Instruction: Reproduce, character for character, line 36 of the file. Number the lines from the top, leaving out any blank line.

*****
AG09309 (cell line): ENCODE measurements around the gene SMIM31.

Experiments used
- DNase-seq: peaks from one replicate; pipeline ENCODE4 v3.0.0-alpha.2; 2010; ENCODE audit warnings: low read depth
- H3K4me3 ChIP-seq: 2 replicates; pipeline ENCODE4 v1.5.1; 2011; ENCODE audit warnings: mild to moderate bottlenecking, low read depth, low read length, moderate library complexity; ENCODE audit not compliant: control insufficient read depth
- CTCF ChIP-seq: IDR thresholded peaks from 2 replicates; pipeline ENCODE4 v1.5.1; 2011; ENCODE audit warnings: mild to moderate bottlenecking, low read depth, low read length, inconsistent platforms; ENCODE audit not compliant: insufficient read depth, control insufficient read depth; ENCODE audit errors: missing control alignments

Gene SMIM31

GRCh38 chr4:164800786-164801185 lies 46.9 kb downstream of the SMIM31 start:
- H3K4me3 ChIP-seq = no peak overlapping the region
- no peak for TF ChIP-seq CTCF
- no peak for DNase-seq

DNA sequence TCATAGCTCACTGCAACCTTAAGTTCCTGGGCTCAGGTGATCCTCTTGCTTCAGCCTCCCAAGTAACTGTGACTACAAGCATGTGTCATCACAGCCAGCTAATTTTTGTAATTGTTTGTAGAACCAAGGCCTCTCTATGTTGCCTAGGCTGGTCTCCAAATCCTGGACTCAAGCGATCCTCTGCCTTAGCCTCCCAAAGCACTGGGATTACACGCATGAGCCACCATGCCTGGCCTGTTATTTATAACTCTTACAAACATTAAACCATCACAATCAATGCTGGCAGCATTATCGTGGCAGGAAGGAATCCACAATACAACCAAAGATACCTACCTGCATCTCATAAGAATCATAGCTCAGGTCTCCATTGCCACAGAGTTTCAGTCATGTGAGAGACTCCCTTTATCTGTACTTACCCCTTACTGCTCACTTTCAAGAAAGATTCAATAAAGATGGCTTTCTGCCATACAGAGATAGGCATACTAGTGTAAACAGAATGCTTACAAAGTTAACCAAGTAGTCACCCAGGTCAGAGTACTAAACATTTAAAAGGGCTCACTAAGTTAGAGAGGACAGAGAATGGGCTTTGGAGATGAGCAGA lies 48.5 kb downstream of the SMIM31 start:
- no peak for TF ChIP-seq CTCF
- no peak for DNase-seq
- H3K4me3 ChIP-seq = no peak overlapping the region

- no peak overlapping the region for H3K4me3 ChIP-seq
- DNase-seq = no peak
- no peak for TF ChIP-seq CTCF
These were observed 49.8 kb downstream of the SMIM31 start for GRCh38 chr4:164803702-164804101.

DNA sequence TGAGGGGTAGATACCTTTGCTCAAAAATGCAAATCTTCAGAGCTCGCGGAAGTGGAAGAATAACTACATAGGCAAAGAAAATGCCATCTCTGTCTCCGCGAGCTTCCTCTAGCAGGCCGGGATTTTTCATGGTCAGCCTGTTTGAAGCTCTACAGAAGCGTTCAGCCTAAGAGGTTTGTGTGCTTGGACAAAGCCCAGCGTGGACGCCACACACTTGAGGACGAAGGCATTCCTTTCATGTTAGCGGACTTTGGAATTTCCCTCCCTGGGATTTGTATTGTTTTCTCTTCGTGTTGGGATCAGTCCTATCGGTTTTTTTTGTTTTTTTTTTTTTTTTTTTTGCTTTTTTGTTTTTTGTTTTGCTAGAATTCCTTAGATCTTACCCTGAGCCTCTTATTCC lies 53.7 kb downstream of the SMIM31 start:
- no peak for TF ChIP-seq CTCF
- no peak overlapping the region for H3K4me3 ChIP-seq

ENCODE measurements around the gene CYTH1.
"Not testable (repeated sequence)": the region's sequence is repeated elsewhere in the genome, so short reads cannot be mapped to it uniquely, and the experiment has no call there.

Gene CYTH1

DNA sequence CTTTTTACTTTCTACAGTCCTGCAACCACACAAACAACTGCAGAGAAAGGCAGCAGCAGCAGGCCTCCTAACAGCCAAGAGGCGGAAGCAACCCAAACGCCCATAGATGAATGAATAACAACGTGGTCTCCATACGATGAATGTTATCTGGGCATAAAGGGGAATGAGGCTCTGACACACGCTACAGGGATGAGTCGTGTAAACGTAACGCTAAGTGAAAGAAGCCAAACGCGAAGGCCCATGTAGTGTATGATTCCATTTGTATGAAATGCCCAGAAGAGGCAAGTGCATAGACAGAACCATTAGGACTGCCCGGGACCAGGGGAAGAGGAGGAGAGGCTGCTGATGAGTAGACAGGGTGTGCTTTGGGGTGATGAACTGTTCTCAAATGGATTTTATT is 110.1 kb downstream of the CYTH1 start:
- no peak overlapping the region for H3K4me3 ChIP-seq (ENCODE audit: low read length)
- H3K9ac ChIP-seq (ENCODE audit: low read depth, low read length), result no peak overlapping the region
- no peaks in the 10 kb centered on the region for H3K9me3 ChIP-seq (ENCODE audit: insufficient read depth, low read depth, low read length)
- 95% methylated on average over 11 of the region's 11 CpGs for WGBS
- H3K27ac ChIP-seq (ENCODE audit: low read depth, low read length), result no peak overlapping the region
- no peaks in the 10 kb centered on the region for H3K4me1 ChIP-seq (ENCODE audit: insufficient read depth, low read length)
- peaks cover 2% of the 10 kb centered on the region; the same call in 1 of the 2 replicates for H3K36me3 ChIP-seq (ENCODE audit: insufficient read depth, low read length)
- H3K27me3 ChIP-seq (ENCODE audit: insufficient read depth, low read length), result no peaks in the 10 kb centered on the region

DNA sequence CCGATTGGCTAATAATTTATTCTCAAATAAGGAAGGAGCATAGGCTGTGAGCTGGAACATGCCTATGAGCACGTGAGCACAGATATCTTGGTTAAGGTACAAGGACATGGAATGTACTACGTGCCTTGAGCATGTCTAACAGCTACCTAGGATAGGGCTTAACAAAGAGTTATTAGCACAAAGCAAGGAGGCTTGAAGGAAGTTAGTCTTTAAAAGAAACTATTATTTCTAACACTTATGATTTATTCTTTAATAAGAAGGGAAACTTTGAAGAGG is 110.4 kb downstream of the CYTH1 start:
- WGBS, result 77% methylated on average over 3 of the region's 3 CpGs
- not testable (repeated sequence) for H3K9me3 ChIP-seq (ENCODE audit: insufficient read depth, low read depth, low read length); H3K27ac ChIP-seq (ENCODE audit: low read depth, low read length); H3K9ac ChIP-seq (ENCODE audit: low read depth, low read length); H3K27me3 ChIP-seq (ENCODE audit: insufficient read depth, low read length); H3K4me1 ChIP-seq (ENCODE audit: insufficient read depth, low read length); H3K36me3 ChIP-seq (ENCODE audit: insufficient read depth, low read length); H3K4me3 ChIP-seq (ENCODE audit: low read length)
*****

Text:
- not testable (repeated sequence) for H3K9me3 ChIP-seq (ENCODE audit: insufficient read depth, low read depth, low read length); H3K27ac ChIP-seq (ENCODE audit: low read depth, low read length); H3K9ac ChIP-seq (ENCODE audit: low read depth, low read length); H3K27me3 ChIP-seq (ENCODE audit: insufficient read depth, low read length); H3K4me1 ChIP-seq (ENCODE audit: insufficient read depth, low read length); H3K36me3 ChIP-seq (ENCODE audit: insufficient read depth, low read length); H3K4me3 ChIP-seq (ENCODE audit: low read length)